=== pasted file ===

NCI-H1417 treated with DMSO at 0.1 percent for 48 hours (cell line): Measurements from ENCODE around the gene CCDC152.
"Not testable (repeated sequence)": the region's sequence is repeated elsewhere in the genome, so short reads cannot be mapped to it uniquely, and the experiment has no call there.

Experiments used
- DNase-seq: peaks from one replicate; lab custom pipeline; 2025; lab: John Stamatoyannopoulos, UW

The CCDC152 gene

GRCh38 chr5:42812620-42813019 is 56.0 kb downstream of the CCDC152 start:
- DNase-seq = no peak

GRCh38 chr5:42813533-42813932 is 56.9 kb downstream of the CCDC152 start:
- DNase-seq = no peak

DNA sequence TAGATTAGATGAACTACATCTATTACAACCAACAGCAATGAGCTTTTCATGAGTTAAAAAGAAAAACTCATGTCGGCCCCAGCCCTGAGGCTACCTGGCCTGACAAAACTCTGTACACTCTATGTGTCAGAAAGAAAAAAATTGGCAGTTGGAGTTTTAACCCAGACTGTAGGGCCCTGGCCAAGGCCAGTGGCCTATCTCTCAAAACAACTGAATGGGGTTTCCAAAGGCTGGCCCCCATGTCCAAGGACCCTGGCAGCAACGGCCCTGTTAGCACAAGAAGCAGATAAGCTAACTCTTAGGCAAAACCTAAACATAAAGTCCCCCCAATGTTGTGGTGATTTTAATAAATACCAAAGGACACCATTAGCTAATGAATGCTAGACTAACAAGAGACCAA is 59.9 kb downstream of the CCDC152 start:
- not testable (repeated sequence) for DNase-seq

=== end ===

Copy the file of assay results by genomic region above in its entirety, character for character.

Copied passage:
NCI-H1417 treated with DMSO at 0.1 percent for 48 hours (cell line): Measurements from ENCODE around the gene CCDC152.
"Not testable (repeated sequence)": the region's sequence is repeated elsewhere in the genome, so short reads cannot be mapped to it uniquely, and the experiment has no call there.

Experiments used
- DNase-seq: peaks from one replicate; lab custom pipeline; 2025; lab: John Stamatoyannopoulos, UW

The CCDC152 gene

GRCh38 chr5:42812620-42813019 is 56.0 kb downstream of the CCDC152 start:
- DNase-seq = no peak

GRCh38 chr5:42813533-42813932 is 56.9 kb downstream of the CCDC152 start:
- DNase-seq = no peak

DNA sequence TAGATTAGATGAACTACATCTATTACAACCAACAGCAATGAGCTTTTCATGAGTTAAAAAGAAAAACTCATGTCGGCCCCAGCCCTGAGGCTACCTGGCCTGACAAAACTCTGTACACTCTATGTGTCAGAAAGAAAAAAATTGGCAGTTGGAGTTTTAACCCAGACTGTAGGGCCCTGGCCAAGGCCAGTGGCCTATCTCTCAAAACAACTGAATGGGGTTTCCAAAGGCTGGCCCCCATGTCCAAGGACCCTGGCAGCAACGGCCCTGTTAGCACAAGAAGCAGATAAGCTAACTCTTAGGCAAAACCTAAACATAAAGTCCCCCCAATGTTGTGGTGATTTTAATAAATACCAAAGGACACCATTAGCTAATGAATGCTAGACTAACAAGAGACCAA is 59.9 kb downstream of the CCDC152 start:
- not testable (repeated sequence) for DNase-seq